Website Design

All You Can Eat Website Design

graphic-pic1Not so long ago you couldn’t click on a menu item, all you could do was order it and hope it tasted good enough to swallow. The intuitive process that has allowed us to know, for example, that the symbols or words near the top of a web site are actually gateways to other pages is one of the quiet revolutions of graphic design. And, we’ve come a long way—or most people have—from blue links and the Courier New font. In fact, we’ve come so far that people now describe what they want in a web site design like they’re ordering some fine French wine: “I’d like a really contemporary and fresh looking site, delicately bolstered with a timeless and classy essence and supported by subtle hints of a dynamic and edgy hipness, which are trendy without being flashy. It should blossom with a vibrant–but not garish– color palette that finishes cleanly but crisply with a wisp of navigational intuitiveness that blends seamlessly with my lingering text content.” Wow, that’ll pickle a few pixels.

Some Food for Thought

We’ve built many websites out of nothing more than descriptions like that. Sure it sometimes takes a bit longer, but eventually we get down to speaking your language. We find, however, that the process is quicker if you simply point us in the direction of some sites that you like. It’s not like we’re going to copy them, but we can a better idea of what “fresh” and “classy” mean to you by seeing it for ourselves. Another trick to making the site design process is to have a stable plan from the beginning. Do you like your menu items across the top or down the side—and how many do you need: do you need sub-menus? Do you have pictures that have to go in a certain place? Need a newsletter sign up? We need to know, and it’s better to know at the beginning rather than adding a major design component in when the layout is already all but completed.

Cooking and Chopping: What to Expect During the Design Process

You see, professional website design begins with a mock-up, usually done in Photoshop. It’s just a picture: a graphic representation of what your site might look like. When we come up with a great design, we send that mock-up to you. You tell us you love it, you hate it, or that you could love it with a few changes. Then, once you’re completely happy with this photograph of your website, our team begins the process of “chopping” up that picture and converting as much of the design to HTML as possible and then putting the whole thing back together, like a puzzle. There are a few reasons why we go through this “chopping” procedure. First, many smaller pictures take far less time to load in a browser than one large picture. Secondly, since the search engines can’t ‘read’ pictures (not even text that’s in a picture), we convert as much of your layout as possible to the internet language HTML, which search engines can read. All these pieces–pictures and HTML blocks– have to be pieced together, positioned on the page and styled—hence the puzzle. After this is complete, it’s still possible to make major design changes, but it takes more time and work, because sometimes we have to start the puzzle process all over again. It’s a bit like ordering a car and realizing after it’s delivered that you really wanted a four-door, not a two-door. That takes a lot more time to fix than, say, re-painting the car if it was delivered in the wrong color. By the way, you don’t need to worry about the text and pictures in your content area, or the names of your menu items; those are always easy to change, especially with our CMS.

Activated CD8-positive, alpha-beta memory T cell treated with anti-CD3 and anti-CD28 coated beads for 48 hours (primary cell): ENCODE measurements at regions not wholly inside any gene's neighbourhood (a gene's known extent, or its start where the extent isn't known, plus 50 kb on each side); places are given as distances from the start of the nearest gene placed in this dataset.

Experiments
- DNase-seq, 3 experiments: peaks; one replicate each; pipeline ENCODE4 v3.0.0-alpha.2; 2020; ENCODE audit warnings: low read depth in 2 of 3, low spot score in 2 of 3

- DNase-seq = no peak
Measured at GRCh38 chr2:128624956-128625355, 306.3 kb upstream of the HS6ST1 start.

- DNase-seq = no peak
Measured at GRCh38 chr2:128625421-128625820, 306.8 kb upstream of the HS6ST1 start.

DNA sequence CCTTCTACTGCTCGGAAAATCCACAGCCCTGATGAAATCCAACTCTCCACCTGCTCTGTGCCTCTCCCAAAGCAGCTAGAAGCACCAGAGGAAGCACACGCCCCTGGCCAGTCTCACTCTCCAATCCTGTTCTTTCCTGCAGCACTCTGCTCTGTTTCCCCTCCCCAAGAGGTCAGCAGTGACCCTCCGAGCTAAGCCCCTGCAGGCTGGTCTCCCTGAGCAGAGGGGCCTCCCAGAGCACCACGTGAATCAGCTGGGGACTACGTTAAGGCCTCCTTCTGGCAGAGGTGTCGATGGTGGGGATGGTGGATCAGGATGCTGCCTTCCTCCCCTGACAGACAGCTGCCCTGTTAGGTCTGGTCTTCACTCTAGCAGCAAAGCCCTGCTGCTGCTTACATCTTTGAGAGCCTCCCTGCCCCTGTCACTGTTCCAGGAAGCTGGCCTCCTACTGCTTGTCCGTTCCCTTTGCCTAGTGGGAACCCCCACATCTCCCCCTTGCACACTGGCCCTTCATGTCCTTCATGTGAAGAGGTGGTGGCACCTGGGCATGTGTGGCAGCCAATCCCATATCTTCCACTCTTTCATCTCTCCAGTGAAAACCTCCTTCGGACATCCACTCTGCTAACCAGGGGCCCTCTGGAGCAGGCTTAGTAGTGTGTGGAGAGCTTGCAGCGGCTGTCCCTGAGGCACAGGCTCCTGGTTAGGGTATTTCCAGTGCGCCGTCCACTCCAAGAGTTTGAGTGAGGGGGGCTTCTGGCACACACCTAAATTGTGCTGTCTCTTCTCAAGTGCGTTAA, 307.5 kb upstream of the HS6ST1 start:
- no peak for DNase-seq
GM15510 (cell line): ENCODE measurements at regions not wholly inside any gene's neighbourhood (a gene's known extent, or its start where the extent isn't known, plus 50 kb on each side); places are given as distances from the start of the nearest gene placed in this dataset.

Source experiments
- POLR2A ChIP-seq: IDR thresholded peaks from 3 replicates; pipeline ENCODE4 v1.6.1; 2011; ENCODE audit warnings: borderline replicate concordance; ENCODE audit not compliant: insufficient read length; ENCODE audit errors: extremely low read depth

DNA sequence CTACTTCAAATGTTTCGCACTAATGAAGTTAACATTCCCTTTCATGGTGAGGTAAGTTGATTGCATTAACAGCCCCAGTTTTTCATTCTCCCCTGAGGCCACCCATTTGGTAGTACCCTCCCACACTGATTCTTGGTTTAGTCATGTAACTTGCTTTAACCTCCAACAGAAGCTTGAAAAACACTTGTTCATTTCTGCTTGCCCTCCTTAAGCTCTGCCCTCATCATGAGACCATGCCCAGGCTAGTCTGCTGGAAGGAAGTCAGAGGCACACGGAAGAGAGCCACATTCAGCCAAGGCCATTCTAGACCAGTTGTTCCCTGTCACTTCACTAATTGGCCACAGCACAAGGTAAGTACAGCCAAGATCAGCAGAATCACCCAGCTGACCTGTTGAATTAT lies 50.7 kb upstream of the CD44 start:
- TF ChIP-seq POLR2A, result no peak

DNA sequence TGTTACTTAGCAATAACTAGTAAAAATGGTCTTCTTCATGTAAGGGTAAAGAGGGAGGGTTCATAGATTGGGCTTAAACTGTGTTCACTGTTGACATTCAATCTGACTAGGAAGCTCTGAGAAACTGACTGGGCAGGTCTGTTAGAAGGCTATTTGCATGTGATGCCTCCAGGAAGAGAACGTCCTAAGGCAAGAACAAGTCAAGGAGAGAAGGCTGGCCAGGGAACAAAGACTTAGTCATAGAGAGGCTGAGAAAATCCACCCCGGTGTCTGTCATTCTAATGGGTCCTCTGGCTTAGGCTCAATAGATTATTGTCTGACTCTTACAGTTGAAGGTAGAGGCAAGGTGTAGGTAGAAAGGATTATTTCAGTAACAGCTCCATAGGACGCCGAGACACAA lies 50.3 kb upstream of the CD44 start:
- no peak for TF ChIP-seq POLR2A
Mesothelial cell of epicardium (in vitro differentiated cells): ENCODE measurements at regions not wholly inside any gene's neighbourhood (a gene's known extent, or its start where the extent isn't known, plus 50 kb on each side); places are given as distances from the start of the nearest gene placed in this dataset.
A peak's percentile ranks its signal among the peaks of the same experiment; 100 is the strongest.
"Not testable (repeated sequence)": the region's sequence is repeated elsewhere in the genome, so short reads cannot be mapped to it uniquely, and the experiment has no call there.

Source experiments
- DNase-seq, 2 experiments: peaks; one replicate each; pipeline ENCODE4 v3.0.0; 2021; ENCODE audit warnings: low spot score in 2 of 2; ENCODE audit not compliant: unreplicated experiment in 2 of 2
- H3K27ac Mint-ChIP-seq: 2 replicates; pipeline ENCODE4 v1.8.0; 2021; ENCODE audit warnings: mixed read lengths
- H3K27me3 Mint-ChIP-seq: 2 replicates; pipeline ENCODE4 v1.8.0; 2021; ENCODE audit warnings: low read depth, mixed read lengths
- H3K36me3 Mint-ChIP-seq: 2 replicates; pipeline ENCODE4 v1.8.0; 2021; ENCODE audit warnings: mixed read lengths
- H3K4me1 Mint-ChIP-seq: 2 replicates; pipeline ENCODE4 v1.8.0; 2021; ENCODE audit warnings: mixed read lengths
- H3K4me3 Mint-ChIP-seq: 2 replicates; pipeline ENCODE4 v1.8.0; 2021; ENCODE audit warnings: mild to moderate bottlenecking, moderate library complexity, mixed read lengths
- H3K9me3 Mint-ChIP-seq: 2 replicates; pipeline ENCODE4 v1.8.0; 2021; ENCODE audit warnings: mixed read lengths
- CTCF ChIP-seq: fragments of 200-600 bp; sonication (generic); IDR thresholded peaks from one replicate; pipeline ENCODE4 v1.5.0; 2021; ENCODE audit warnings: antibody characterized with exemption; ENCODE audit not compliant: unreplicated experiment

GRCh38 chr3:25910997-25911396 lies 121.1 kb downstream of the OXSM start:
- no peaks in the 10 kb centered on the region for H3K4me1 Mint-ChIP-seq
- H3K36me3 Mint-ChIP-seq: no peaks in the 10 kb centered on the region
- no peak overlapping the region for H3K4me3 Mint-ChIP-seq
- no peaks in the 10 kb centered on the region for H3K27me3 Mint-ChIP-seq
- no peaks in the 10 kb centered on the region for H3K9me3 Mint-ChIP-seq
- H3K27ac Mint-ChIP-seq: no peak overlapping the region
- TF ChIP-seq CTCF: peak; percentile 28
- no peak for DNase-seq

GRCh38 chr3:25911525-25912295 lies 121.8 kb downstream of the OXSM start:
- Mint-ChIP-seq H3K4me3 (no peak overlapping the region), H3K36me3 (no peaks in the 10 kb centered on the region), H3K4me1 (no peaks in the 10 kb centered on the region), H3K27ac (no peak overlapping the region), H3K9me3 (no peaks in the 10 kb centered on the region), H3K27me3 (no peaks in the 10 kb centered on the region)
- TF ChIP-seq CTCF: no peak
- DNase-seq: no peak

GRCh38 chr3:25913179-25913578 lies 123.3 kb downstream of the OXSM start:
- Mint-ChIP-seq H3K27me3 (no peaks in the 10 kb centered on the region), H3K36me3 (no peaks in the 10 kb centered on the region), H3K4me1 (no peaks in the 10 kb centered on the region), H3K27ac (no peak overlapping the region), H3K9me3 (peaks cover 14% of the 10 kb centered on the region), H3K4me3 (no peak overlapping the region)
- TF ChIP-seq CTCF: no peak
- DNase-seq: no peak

The Take-Home Box

The bottom line is, like anything else, the more you think about what you want in your web site during the initial stages and the better you communicate those ideas into a plan, the quicker, easier and cheaper the creation of your site will be. So write us a novel, tell us a story or show us some pictures and get the most out of all the latest design features that are possible with today’s Internet.